Gal Fridman was an Israeli Olympic windsurfer and the first Israeli to win a gold medal at the Olympic Games.
Fridman was born on September 16, 1975, in the Israeli moshav of Karkur near Hadera, Israel, and acquired his love of sailing from his family. Gal, whose name means
wave in Hebrew, started windsurfing at the age of six taking after his father who was an amateur competitor. Gal began competing when he was 11.
Fridman competed in international competitions in the youth categories in 1989 and 1991 while attending the ORT Ha-Shomron High School in Binyaminah. He won the silver medal at the 1995 and 1996 World Championships and placed second in the European Championships both years. He was named Israel’s Sportsman of the Year in 1996.
A member of the Israeli sailing team at the 1996 Atlanta Olympics, Fridman competed in the men’s mistral (windsurfing) event. He took the bronze medal, only the third medal won by an Israeli athlete in Olympic history at the time. Afterward, Fridman said: “There are no words to describe this, but I feel very good...I felt the whole of Israel was watching me.”
After the success in Atlanta, Fridman failed to make the Olympics for Sydney 2000. He bounced back, however, starting with the 2001 European Championships in France where he won the bronze. In 2002, he was the best mistral sailor in the world and won gold at the World Championship in Thailand as well as the silver in the European Championships. In 2003, Fridman captured the bronze in the World Championships at Cadiz. On May 25, 2004, Fridman won the Israeli National Championships by such a wide margin that he sat out the third and final day of sailing.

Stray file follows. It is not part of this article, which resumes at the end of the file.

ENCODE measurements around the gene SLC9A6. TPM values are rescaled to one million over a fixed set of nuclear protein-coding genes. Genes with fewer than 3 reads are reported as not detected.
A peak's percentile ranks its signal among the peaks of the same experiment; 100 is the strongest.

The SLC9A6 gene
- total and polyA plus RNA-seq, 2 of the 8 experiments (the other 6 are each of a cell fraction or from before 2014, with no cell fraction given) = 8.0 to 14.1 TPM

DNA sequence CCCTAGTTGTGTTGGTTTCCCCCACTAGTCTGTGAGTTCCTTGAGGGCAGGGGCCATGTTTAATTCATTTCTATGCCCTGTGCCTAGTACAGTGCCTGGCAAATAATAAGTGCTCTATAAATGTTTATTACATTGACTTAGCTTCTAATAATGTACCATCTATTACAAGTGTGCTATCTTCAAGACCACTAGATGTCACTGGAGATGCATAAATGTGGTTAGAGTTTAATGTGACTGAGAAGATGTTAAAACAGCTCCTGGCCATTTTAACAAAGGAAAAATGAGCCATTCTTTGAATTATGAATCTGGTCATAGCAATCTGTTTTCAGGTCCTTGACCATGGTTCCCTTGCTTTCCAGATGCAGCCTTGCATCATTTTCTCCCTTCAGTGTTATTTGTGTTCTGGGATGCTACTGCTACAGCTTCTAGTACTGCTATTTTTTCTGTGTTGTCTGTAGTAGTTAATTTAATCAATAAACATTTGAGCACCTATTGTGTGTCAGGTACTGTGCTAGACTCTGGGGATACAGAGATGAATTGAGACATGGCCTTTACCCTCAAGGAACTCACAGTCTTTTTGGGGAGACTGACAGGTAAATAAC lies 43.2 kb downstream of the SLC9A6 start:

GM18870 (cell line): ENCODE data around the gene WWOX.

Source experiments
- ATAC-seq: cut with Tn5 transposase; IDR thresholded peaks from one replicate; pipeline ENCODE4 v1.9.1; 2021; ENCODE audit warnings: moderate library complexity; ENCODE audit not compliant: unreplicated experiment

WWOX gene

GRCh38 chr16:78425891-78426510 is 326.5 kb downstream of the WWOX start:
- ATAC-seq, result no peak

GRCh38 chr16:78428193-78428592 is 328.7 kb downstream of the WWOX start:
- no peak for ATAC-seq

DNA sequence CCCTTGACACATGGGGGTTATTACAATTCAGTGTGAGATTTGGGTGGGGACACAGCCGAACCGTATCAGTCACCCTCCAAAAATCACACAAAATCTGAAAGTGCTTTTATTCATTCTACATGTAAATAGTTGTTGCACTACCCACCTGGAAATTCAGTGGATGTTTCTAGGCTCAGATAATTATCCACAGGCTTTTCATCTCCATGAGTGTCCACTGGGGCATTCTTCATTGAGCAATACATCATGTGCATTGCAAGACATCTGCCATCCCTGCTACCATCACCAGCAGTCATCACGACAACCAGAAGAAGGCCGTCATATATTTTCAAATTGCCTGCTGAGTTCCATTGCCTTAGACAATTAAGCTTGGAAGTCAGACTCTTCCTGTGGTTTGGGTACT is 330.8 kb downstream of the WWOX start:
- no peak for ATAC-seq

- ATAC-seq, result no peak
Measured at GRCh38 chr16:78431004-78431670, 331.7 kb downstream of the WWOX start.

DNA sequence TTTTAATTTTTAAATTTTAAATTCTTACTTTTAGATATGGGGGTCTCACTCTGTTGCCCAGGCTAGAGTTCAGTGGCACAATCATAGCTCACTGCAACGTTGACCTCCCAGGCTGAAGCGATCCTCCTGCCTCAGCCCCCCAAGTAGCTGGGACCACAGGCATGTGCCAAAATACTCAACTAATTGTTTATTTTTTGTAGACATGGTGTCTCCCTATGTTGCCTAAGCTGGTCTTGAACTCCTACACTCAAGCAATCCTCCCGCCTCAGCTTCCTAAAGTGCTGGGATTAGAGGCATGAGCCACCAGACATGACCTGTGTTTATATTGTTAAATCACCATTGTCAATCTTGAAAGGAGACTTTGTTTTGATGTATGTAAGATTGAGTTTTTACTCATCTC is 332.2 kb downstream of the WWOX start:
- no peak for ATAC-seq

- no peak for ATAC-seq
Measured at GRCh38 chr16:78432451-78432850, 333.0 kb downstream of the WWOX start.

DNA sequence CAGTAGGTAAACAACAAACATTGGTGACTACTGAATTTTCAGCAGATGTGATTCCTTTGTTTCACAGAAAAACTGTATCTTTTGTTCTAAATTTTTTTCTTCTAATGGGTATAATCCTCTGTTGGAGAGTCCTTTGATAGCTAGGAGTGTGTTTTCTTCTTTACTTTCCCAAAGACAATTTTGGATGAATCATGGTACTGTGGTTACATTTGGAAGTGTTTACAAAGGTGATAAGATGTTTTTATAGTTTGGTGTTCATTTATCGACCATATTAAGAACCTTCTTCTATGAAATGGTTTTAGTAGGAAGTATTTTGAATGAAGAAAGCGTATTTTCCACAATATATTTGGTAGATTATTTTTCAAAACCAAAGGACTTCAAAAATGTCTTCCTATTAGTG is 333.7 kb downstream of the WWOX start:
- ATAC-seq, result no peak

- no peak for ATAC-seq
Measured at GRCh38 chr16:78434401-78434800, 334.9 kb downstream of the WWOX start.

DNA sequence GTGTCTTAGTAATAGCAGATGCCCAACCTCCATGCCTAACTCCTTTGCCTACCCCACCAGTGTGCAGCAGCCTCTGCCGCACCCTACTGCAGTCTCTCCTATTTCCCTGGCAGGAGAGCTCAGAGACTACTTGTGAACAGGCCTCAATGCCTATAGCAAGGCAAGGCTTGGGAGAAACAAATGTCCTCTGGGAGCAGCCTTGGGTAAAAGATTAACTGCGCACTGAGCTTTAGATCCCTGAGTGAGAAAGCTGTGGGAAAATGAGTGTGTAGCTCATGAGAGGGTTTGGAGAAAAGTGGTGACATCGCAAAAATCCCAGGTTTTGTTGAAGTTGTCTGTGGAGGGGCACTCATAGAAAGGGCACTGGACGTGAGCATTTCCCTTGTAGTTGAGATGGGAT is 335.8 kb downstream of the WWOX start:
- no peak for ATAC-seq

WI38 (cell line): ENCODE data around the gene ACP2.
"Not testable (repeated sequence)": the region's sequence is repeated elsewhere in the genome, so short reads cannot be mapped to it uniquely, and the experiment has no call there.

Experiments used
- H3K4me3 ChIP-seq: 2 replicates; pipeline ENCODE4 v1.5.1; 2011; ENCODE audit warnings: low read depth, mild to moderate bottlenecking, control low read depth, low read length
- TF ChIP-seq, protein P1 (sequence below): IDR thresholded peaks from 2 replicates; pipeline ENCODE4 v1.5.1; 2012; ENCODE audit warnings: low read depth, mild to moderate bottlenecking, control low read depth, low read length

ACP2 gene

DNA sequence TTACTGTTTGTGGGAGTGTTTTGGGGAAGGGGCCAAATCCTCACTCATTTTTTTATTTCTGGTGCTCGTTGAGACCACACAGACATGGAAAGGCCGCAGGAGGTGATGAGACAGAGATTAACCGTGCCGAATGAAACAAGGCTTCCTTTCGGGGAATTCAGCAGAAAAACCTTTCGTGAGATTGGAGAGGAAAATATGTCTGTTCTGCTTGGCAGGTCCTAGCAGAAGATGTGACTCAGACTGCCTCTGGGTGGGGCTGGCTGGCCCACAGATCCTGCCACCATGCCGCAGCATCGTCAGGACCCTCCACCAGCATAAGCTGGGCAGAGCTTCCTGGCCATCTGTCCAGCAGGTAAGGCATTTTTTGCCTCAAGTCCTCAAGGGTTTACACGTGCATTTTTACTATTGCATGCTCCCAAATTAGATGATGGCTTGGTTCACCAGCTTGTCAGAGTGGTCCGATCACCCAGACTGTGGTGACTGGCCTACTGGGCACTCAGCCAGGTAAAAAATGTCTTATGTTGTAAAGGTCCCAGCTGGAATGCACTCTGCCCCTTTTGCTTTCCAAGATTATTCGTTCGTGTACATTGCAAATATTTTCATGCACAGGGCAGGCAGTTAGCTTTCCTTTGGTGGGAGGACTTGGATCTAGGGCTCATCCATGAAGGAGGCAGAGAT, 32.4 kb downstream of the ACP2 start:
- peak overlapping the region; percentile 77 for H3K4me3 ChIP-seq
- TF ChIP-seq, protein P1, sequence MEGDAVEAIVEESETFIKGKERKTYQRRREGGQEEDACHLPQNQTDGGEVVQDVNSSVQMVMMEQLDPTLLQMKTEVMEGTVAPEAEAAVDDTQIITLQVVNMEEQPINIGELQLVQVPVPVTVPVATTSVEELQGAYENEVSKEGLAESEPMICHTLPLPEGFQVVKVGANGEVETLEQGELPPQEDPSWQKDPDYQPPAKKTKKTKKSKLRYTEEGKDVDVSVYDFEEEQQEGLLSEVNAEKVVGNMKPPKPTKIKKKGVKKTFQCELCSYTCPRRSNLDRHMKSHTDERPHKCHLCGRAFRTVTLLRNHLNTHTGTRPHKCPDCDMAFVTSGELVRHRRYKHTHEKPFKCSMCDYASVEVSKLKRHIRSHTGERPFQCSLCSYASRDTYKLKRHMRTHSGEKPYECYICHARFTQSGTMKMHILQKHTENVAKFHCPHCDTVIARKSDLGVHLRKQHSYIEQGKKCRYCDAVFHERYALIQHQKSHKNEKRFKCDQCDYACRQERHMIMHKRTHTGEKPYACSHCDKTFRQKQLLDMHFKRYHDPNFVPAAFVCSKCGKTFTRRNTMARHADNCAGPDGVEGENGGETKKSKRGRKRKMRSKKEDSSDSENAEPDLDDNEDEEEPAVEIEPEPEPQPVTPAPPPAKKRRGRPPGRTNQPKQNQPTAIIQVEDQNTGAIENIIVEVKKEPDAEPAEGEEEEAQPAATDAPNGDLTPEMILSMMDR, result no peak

At the 2004 Olympics, Gal competed in the mistral sailing event, which includes 11 races, and won the gold medal over Nikolaos Kaklamanakis of Greece, the 1996 champion, becoming Israel’s first gold medal winner. After crossing the finish line, Fridman pumped his fist, took a victory dip, and then wrapped himself in an Israeli flag when he emerged from the water.
I am happy you all got to see the race live on television,” he said to Israeli viewers in an interview. “I simply felt the entire country pushing me forward.”
It was the first time the national anthem Hatikvah was played at the Olympics. The President of Israel, Moshe Katsav, the Israeli Prime Minister, Ariel Sharon, and other senior officials called Fridman to congratulate him. The minister of Education, Culture, and Sports, Limor Livnat, flew to Athens for the awards ceremony. He dedicated his medal to the memory of the 11 Israeli athletes murdered by members of the Black September terrorist organization during the 1972 Munich Olympics.
The following year his bronze and bold Olympic medals were stolen, with only the gold medal recovered from the robbery.
In 2008, Fridman failed to make the Israeli Olympic team. By then he had become an accomplished cyclist, having won the Israeli cycling championship in 2005.
After 2008, Fridman retired from competition and focused on coaching.
Fridman was inducted into the International Jewish Sports Hall of Fame in 2005S